Google and a level playing field?

In Eric Schmidt's letter to Google's AdWords customers last week, he talked about the need for a level playing field for all online competitors, and looking out for small and medium sized businesses. Yeah right. As long as those businesses aren't competing with Google! 
Does Google really want a level playing field? Doesn't seem that way, especially when you read today's article in the New York Times.

Here's one of the money quotes:
"Google wants to raise the barriers to entry by competitors by making the baseline service very expensive," said Brian Reid, a former Google executive who is now director of engineering at the Internet Systems Consortium in Redwood City, Calif.
And how's this for open and transparent:
Google's inclination to secrecy began in its days as a private company in an effort to keep its rivals from determining the profits it was making from Web search advertising. But its culture of secrecy has grown to pervade virtually all of its dealings with the news media and even its business partners.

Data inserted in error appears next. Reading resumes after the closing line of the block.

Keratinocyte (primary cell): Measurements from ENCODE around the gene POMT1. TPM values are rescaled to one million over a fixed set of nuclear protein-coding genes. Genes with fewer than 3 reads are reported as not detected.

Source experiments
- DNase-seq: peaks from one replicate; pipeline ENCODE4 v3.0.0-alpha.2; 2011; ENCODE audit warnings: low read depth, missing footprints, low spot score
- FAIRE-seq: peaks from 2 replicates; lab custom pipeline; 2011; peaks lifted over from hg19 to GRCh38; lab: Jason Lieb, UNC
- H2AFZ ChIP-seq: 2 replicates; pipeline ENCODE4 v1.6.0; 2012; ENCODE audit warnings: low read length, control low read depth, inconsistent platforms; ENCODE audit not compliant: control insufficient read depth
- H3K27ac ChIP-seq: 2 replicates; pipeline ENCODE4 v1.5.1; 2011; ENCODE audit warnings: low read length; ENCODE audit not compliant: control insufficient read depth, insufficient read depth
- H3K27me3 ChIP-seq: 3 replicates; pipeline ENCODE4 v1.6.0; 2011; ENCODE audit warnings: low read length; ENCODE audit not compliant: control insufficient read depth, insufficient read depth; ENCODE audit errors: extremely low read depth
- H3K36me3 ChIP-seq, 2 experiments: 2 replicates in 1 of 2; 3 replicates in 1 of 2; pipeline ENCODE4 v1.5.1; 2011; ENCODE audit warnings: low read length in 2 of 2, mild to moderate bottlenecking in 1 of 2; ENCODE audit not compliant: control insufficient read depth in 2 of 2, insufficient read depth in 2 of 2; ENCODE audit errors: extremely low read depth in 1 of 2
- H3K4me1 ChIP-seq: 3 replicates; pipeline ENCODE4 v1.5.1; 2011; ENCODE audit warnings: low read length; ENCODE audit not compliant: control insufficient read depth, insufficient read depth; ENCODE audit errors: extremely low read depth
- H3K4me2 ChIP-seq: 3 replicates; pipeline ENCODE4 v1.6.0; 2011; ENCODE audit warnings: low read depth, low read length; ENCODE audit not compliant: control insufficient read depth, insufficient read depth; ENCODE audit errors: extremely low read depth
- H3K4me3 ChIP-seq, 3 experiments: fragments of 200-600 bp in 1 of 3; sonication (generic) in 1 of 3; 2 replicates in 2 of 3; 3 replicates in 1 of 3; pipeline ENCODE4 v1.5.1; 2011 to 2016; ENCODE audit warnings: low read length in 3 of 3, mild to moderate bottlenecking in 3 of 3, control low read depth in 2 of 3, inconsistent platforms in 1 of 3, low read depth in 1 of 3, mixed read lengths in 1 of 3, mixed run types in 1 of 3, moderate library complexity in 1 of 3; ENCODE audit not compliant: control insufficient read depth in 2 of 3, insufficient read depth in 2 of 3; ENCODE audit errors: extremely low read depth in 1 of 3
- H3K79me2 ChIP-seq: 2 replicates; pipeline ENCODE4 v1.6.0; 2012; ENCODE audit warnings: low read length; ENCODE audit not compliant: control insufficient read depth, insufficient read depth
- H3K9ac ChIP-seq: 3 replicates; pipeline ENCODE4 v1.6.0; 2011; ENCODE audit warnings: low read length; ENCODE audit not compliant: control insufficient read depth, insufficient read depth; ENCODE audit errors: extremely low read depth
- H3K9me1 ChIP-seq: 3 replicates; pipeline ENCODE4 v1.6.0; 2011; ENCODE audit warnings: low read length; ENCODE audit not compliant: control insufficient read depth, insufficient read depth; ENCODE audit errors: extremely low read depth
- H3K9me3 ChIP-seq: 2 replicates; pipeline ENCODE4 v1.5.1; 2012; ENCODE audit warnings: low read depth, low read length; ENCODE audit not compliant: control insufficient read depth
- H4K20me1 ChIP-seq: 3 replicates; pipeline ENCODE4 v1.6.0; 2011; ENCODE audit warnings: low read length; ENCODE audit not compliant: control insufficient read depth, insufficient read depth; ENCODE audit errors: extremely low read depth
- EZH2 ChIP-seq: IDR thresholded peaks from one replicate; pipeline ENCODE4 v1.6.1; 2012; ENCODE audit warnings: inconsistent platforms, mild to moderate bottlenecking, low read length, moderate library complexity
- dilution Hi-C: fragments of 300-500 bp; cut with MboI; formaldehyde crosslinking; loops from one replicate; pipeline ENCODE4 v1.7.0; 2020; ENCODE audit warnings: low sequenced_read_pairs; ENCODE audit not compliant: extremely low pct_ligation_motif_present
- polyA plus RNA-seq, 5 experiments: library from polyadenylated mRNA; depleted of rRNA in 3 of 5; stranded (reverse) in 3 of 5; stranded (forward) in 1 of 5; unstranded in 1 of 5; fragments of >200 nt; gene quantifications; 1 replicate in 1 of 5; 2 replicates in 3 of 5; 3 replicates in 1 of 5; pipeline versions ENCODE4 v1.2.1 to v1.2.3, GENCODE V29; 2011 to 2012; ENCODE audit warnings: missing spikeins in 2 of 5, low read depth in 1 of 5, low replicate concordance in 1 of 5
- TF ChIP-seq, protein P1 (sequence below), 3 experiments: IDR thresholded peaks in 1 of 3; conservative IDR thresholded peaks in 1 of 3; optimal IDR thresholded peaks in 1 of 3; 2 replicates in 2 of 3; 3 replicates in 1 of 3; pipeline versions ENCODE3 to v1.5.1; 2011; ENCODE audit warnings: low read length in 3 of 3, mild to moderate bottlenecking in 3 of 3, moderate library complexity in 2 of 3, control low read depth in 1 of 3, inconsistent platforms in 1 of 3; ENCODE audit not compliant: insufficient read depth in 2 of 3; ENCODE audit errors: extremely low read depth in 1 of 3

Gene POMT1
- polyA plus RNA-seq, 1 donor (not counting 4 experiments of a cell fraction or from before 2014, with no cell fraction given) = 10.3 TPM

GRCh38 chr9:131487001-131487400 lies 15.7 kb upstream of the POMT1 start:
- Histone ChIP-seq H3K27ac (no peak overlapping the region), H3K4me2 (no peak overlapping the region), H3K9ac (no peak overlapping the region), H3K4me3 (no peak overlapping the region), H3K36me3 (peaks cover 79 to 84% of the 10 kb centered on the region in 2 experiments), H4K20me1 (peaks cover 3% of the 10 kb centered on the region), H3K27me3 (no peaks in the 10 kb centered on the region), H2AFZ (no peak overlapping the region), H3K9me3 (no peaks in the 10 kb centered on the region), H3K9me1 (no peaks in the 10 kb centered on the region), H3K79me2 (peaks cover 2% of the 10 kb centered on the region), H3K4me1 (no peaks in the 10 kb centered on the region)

In no way am I saying that Google or the other ecommerce giants should not have the freedom to behave like this in a competitive market. That’s the rough and tumble side of competition. I am only highlighting Google’s public policy hypocrisy in professing to support net neutrality on principle and not to protect their market leadership position and their 89% gross profit margins.

Public interest groups… where are you on this one? Isn’t this precisely the type of corporate behavior that you allege potentially threatens Internet freedom and competition as you have defined it? Let’s see if the public interest allies of Google, like Common Cause, Public Knowledge, MoveOn and others, are operating on principle, or if they expediently look the other way for corporations on their side of the issue.